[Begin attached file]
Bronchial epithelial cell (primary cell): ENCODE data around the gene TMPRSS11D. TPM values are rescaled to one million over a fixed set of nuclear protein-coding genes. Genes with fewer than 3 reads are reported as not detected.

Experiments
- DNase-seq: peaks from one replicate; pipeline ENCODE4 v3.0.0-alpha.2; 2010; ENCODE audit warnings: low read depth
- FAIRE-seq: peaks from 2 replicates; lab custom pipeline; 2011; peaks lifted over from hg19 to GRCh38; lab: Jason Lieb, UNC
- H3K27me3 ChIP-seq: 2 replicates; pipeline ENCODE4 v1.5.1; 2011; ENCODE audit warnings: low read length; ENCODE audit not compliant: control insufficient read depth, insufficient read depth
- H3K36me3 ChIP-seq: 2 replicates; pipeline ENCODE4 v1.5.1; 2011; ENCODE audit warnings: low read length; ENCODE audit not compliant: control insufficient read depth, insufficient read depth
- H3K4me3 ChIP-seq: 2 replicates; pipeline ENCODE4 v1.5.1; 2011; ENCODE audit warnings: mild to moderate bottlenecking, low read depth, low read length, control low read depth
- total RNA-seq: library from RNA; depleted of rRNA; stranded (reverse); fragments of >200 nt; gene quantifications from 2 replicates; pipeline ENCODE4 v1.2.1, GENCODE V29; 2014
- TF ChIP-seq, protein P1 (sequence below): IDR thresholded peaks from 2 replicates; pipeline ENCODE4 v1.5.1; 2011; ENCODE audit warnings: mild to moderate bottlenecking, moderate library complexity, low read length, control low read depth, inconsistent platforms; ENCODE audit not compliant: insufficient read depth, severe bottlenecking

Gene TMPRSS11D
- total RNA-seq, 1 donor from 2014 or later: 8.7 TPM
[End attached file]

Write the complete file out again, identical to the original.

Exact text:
Bronchial epithelial cell (primary cell): ENCODE data around the gene TMPRSS11D. TPM values are rescaled to one million over a fixed set of nuclear protein-coding genes. Genes with fewer than 3 reads are reported as not detected.

Experiments
- DNase-seq: peaks from one replicate; pipeline ENCODE4 v3.0.0-alpha.2; 2010; ENCODE audit warnings: low read depth
- FAIRE-seq: peaks from 2 replicates; lab custom pipeline; 2011; peaks lifted over from hg19 to GRCh38; lab: Jason Lieb, UNC
- H3K27me3 ChIP-seq: 2 replicates; pipeline ENCODE4 v1.5.1; 2011; ENCODE audit warnings: low read length; ENCODE audit not compliant: control insufficient read depth, insufficient read depth
- H3K36me3 ChIP-seq: 2 replicates; pipeline ENCODE4 v1.5.1; 2011; ENCODE audit warnings: low read length; ENCODE audit not compliant: control insufficient read depth, insufficient read depth
- H3K4me3 ChIP-seq: 2 replicates; pipeline ENCODE4 v1.5.1; 2011; ENCODE audit warnings: mild to moderate bottlenecking, low read depth, low read length, control low read depth
- total RNA-seq: library from RNA; depleted of rRNA; stranded (reverse); fragments of >200 nt; gene quantifications from 2 replicates; pipeline ENCODE4 v1.2.1, GENCODE V29; 2014
- TF ChIP-seq, protein P1 (sequence below): IDR thresholded peaks from 2 replicates; pipeline ENCODE4 v1.5.1; 2011; ENCODE audit warnings: mild to moderate bottlenecking, moderate library complexity, low read length, control low read depth, inconsistent platforms; ENCODE audit not compliant: insufficient read depth, severe bottlenecking

Gene TMPRSS11D
- total RNA-seq, 1 donor from 2014 or later: 8.7 TPM